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16LT4

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16LT4 last won the day on June 28

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  • Location
    Eastern LI; Hudson Valley; OBX; Treasure Coast
  • Gender
    Male
  • Drives
    ‘16 Silverado CCSB 4x4

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  1. I’m not a fan of boosted engines, but that 2.7 does seem much better on paper than the 5.3. Time will tell if it can go the distance; if it can, it makes a lot of sense.
  2. What is the height of your garage door’s lowest point when raised? What is the height of your truck’s highest immovable point, sitting on your driveway? Does the driveway meet the garage floor at an angle, and which way? Basically, impossible for the internet to tell you.
  3. The Frankenstein engines are fine. With the exception of a very small failure population, most don’t have problems. My local dealer has yet to I do a single lifter replacement, ever. How many miles are on your K2, and when did it apparently fail? No one cares about second or third owners, either. It’s a fallacy that automakers care about longevity; they care about about warranty periods. My first K2 was a horrible lemon, but the second is a fabulously reliable machine. 100k miles and 25% into my expected longevity of the truck, on stock components.
  4. It’s fine. My car’s normal ECT is 220-230*F. Boiling point is ~260*F on your engine. No worries. There’s much less air on “the pass” than at sea level, which means less heat transfer.
  5. ‘08 E83 with GM trans. The 45 has a different pan from the 50. I’ve got 190k miles on it with zero issues so I’m not worried about the fluid quality, I drain/fill once a year. Operating temp is also in the 150-160*Fs. I have no doubt it’ll go another 200k, just like every other GM trans We’ve ever had. Factory 8mm Allen drain plug stripped a while ago, and I replaced with 14mm GM hex plug, same as I have in the pan of my 6L80 in the K2.
  6. ‘08 E83 with GM trans. The 45 has a different pan from the 50. I’ve got 190k miles on it with zero issues so I’m not worried about the fluid quality, I drain/fill once a year. Operating temp is also in the 150-160*Fs. I have no doubt it’ll go another 200k, just like every other GM trans We’ve ever had. Factory 8mm Allen drain plug stripped a while ago, and I replaced with 14mm GM hex plug, same as I have in the pan of my 6L80 in the K2.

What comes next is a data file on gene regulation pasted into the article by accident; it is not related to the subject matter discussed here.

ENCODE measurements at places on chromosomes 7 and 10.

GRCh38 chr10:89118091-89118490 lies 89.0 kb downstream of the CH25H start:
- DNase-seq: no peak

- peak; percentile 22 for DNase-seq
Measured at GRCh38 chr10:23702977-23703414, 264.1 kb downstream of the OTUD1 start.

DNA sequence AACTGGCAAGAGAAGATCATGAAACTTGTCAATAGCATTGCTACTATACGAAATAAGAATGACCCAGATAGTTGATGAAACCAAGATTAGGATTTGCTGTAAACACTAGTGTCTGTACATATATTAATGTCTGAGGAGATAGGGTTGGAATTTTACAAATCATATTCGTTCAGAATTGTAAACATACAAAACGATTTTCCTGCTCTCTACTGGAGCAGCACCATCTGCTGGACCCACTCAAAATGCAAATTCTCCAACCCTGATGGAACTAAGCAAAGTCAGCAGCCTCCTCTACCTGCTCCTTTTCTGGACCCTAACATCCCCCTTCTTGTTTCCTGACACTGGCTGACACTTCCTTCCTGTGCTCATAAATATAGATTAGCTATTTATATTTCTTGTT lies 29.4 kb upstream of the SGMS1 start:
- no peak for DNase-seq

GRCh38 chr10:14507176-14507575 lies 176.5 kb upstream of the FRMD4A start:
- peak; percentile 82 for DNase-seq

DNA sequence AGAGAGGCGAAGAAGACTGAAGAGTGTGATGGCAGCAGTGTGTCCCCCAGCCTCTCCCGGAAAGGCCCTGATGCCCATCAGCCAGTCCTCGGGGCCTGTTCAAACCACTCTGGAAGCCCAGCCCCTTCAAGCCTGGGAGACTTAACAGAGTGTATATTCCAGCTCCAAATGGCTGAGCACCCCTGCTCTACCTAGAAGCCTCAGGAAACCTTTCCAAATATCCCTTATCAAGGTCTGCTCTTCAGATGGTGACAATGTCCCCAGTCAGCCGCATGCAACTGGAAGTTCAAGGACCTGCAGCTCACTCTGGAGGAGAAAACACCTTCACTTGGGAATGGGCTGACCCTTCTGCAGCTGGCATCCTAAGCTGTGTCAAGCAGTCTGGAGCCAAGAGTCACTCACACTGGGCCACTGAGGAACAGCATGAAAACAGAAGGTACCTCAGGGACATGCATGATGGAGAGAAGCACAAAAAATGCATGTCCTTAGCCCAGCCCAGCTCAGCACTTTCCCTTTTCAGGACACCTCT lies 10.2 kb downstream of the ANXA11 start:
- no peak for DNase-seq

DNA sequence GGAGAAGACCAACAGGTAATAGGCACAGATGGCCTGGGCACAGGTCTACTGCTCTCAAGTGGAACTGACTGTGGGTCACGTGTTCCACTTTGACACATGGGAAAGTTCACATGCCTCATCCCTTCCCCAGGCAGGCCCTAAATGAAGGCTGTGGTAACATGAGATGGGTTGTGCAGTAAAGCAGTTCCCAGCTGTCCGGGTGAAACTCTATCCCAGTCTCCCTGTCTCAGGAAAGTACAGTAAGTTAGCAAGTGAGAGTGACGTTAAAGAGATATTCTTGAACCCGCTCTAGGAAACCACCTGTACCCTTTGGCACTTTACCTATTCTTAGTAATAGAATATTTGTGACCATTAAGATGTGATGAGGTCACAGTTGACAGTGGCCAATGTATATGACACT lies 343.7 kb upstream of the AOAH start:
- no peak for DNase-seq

7. My BMW with GM 6L45 trans doesn’t have a dipstick and specifies that fluid leveling is done at 30-50*C. Operating temp is 92*C. The difference between the two is a not insubstantial amount of fluid, at least half a cup, so temp does make a difference. OP, I’d add 10oz of Lubegard Red to that trans tomorrow. Thank me later.
  8. I’m no expert but the low flashpoint and fuel in oil shows some fuel dilution, which would lower pressure. Viscosity numbers are at the low end of the range.
  9. My ‘17 DCSB Z71 (white truck below) had LED bed rail lighting, and that’s about the only thing I miss about that POS. My ‘16 CCSB lacked this feature. Only recently did I realize how EASY it is to retrofit, with the factory plug and wiring already ran to the stern. $56 and a day later on Amazon, the kit arrived. Installation was cake, but did take a few trials to figure out the best way to route the wires. With the tonneau cover on, the upper cargo light is usually useless; not any more!
  10. I’ve also reused the orings through a pill flip and subsequent T stat change. More than losing them, make sure they’re not stuck in place and get damaged. Basically, just keep track of them.
  11. For starters, install the updated 70*C thermostat or flip the pill.
  12. This. 7-10 psi at a hot idle is all you really need, and 40psi cruising is fine. Bearing clearance does open up with mileage, potentially dropping pressure slightly. If the oil you're using has viscosity thickeners (to keep the -30 at operating temp), those additives deplete over time, leading to less viscosity and pressure. Fuel dilution from weeping HPFP/injector(s) would do the same. Pressure is also the pressure at the sensor, not the bearings; oil flow is what lubricates and cools bearing surfaces, not pressure. High pressure could mean that the bearings are being starved of oil, which is potentially worse. If a UOA shows fine, don't worry about it.
  13. I’ve owned all the Big 3 in the last 5 years, and the Ram was definitely the best put together of the bunch: best transmission by far, the 5.7 blows away the 5.3, and the interior/details/design/build quality were far better than Chevy. My only issue with mine was the Ram shake inherent in the crew cabs, much like the Chevy shake in the double cabs. The dealer bought it back. But smooth highway trips down South, on 4 coil springs? Smoother than any unladen pickup is supposed to run. My family has owned many Mopar products in the past (starting with K car minivans) and currently, and they’ve always been the most reliable, trouble free vehicles. Personally I think their issues are over-inflated. Good luck with the truck, and post pics! If I hadn’t have bought mine for such a screaming deal, I’d be in a Ram too.